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Published: 16:09, 11 October 2012 |
Updated: 09:43, 10 January 2014
Kent was the inspiration for several of James Bond’s encounters and home to the spy’s creator Ian Fleming. Chris Price looks back.
James Bond has been all over the media this week as the first 007 film Dr No marked its 50th anniversary. When he signed the agreement for the film in 1962, surely author Ian Fleming – who wrote many of his Bond novels in Kent – would never have guessed it would be the start of the longest running movie franchise in history.
Later this month, the 23rd instalment of the spy series will be released. Skyfall, starring the sixth 007 Daniel Craig, hits cinema screens on Friday, October 26, and will add to the £4.9b the series has grossed in half a century – the second highest ever behind the Harry Potter films.
It was in a remote corner of Kent where the story began, as ex-British Naval Intelligence officer Fleming bought a beach-front house in St Margaret’s Bay called White Cliffs in 1952, from playwright Noel Coward. It became his weekend and holiday home for the crucial years when he conceived and wrote his series of James Bond books, inspired partly by his intelligence career.
And Kent was to become the setting for many of 007’s adventures, most notably in Goldfinger and Moonraker.
The latter story follows Bond’s journey from London to Dover in his bid to stop the Hugo Drax from blowing up London with a nuclear rocket, hidden at Kingsdown, near Deal. Bond races his Bentley along the same Kentish roads that Fleming drove.
“Bond did a racing change and swung the big car left at the Charing fork, preferring the clear road to Chilham and Canterbury,” it reads.
“The car howled up to 80 in third and he held it in the same gear to negotiate the hairpin at the top of the long gradient heading up to the Molash Road.”
The book, published in 1955, is the only Bond novel to be set entirely in England and, in fact, only features one city and one county – London and Kent. The duel between Bond and Drax took place on A20 between Leeds Castle and Charing. When the spy received his replacement after crashing his Bentley in the pursuit, Fleming wrote: “The 1953 Mark VI... was battleship grey like the old four and a half litre that had gone to its grave in a Maidstone garage.”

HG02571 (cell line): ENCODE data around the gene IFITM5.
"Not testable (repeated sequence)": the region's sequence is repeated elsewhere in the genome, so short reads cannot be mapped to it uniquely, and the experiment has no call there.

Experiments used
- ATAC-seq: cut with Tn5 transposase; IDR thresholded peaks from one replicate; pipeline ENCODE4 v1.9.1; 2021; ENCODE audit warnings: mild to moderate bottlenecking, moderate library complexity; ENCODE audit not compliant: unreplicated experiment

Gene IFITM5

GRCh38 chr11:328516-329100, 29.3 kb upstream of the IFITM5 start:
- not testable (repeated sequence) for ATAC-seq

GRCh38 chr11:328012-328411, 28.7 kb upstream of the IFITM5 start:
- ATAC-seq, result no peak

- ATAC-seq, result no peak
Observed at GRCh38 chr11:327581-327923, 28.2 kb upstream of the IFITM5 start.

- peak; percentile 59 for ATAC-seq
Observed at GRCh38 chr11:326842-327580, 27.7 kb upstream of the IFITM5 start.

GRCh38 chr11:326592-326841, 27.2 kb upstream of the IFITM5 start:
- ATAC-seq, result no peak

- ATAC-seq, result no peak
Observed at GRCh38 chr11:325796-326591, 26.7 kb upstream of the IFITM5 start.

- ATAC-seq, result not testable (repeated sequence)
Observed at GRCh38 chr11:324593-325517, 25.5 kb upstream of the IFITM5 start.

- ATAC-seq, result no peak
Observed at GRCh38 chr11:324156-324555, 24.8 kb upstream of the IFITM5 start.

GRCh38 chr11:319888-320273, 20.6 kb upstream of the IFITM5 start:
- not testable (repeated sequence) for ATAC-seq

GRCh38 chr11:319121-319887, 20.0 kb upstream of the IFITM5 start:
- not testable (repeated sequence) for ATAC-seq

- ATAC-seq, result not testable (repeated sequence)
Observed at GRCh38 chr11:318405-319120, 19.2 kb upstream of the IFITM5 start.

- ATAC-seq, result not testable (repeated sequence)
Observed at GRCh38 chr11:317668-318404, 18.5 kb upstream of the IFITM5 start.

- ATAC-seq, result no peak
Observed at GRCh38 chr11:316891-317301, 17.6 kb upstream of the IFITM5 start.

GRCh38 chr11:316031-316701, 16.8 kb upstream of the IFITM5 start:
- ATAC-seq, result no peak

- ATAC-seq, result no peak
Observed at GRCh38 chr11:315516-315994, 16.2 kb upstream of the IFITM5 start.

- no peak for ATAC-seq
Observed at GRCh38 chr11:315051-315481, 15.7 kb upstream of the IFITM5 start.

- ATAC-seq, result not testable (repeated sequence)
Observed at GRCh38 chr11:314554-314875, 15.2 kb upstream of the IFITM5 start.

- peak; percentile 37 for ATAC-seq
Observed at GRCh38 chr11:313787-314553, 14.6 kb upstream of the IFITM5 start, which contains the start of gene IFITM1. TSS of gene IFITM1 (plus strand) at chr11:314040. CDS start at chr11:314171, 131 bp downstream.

In Goldfinger, Bond visits Goldfinger’s factory Thanet Alloy Research at Reculver and Kent’s most famous moment comes in the memorable golf match between the spy and villain.
It takes place at Royal St George’s in Sandwich – the club where Fleming was a member – although he renamed it Royal St Marks in the book. The match takes up two chapters of the novel. Bond later followed Goldfinger as he flew his Rolls-Royce to France on the Silver City service from Lydd.
Other Kent locations include a Maidstone bridge club and the Dover coast. As Fleming became ill in the mid-1950s, his home in St Margaret’s became an important sanctuary for him, although his wife did not share his views. In 1958 they left and bought the Old Palace at Bekesbourne, outside Canterbury. It was close to the Duck Inn, at nearby Pett Bottom, where the young Bond come to live after his parents died in a skiing accident.
In 1964, Fleming collapsed on Royal St George’s and died in Canterbury hospital, aged 56.
What a shame he did not live to see his movie legacy and the place in film history he bestowed on his favourite county.
A licence to thrill
Bond-lovers can get the complete guide to his creator’s work in Ian Fleming: The Bibliography.
Written by Jon Gilbert, the 750-page book features Kent’s connections with the former spy and covers Fleming’s children’s book Chitty Chitty Bang Bang, based on a racing car built by Count Louis Zborowski in the early 1920s at Higham Park, near Canterbury. Written for his son Caspar, the flying car flies across the Channel from the Kent coast.
Jon said: “One interesting item related to Kent is that Fleming originally had the magical car soar high above the spire of Canterbury Cathedral but in June 1961, he took his son Caspar to see the latest Disney film The Absent-Minded Professor.
“It featured a flying car built by a crackpot inventor in his backyard, which was seen circling a church spire. Fleming was infuriated and decided to cut the scene featuring Canterbury Cathedral, for fear of repercussions.”
He added: “Ian Fleming is best known as the creator of James Bond, an icon of 20th century popular culture, but he was also a journalist, publisher, travel writer, motor enthusiast, card player, accomplished golfer and noted bibliophile. Much has been written about Fleming and his legendary creation, but until now there has been no serious bibliographical account of his published work.”
Ian Fleming: The Bibliography is published by Queen Anne Press and is set for release later this month. Costs £175.
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